In attempts to understand literary works by dead authors, a primary guide is the words that comprise a work or a canon of works. It is a commonplace that the interpretation of the parts of a work potentiate understanding of the whole and vice versa, and progress occurs because human effort leads to fresh insights and new ideas both in the main and in the details, each of which builds on the other. This back-and-forth characterizes the so-called Hermeneutic Circle by which interpretation proceeds iteratively, each round leading to better understanding. If a theory is demonstrably flawed or false, revision or abandonment of the theory ensues or should ensue. Another guide to interpretation is the environment and context in which literature is created.
Methodology is as important in astronomy as in literary exegesis because objects in the Cosmos are intangible just as deceased authors are silent. Astronomers are passive observers that must settle for experiments and phenomena that nature provides, just as exegetes can only attend to literature that past writers have provided. The science of cosmology has a further limitation, that owing to the finite speed of light things are not now as they were when they emitted the light. Similarly in literature, words and circumstances may not be the same as at the time of writing and readers must be ever alert to the pitfall of presentism—seeing past events through the lens of the present.
In cosmology, the only way to know the state of an entity now is to infer it by observing its past state and then with the help of theory to derive its present state. It is as if the text of the Cosmos cannot be read except in historical context. When the data that are available are incorporated and interpreted, when a sufficient number of cycles of the Circle of Understanding have occurred, when a state is achieved in which major facets hang together, only then can cosmologists claim to have a viable approximation to the nature of the Universe. Knowledge in cosmology is acquired by the interaction of theory and observation, and astronomers “read” the sky as exegetes read texts. ←xiv | xv→Cosmologists acquire understanding step by step, and this present book aspires to be such a step in literary exegesis of some of Shakespeare’s plays.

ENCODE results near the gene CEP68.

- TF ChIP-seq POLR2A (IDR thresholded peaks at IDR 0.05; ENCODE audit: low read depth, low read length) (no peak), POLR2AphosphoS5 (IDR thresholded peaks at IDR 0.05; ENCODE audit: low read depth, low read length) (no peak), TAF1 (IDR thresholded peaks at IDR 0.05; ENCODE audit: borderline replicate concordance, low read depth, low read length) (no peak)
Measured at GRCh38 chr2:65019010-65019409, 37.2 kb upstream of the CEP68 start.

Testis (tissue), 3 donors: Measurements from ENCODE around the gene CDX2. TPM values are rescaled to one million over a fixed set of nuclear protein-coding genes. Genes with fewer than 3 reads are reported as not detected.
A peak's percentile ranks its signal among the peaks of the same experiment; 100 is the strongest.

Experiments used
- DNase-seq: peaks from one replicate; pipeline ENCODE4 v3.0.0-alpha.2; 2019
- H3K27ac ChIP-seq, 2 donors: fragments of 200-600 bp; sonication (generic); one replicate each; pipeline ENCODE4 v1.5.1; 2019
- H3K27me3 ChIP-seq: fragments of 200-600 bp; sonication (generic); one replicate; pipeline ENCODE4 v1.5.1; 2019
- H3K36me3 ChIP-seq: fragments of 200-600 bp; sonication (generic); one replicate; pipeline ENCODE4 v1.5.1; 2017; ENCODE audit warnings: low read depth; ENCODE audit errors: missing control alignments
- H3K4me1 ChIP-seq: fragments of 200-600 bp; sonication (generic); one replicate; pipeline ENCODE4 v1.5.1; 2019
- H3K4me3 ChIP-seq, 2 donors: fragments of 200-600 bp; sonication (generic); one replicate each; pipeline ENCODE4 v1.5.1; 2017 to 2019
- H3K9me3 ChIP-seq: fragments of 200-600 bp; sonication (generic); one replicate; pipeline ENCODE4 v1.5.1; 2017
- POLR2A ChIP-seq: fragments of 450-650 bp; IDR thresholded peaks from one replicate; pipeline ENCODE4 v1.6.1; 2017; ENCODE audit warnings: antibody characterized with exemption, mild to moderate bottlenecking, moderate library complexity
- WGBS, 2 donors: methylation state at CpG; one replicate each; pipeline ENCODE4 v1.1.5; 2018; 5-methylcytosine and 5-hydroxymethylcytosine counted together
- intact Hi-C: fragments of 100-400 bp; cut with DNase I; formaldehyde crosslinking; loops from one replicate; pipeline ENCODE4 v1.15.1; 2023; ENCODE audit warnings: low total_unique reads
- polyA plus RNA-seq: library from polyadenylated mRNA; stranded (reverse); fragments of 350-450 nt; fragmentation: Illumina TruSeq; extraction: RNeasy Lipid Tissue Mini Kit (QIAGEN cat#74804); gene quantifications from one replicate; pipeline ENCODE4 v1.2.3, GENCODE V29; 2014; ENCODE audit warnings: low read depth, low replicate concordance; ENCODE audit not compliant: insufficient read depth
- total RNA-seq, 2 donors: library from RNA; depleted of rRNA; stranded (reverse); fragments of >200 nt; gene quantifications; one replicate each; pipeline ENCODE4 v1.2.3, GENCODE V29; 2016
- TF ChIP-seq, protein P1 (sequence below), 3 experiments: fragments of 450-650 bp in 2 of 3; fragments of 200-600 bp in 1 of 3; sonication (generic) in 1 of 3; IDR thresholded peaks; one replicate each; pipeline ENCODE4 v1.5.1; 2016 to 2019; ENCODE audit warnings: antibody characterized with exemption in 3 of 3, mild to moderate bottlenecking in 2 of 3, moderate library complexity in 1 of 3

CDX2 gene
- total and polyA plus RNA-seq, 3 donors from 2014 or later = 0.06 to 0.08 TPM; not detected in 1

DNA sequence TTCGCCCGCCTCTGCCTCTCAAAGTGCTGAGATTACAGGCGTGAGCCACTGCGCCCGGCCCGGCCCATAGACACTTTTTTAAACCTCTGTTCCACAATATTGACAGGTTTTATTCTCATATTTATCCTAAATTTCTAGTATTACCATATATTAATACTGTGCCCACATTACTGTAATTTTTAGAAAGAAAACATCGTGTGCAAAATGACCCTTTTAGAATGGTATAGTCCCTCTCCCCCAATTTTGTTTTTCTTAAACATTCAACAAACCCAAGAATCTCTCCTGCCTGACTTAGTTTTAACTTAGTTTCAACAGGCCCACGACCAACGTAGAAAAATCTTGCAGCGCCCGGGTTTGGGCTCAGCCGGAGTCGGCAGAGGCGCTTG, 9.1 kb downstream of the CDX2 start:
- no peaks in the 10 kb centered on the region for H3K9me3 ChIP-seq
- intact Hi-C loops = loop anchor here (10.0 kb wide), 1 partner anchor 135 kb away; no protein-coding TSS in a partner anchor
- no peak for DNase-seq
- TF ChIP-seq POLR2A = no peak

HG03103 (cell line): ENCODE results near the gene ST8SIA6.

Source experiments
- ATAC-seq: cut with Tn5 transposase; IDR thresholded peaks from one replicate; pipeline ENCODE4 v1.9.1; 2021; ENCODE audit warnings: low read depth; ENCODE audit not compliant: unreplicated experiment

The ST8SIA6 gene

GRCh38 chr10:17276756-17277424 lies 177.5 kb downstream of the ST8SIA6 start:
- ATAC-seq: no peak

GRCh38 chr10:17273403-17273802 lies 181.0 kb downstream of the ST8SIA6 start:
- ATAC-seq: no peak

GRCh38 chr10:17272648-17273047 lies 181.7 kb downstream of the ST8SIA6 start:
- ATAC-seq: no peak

I have endeavored to understand Shakespeare’s canon of plays to see whether celestial allusions hang together in support of the basic proposition that the bard was mindful of theories of the Universe extant during his lifetime. In the body of interpretations assembled so far, some passages may well have other meanings as would be expected from the multiplicity of Shakespeare’s minds, but my goal is limited to seeing whether evidence is self-consistent and sufficient to advance the thesis that astronomy and cosmology played a significant role in Shakespeare’s life and work.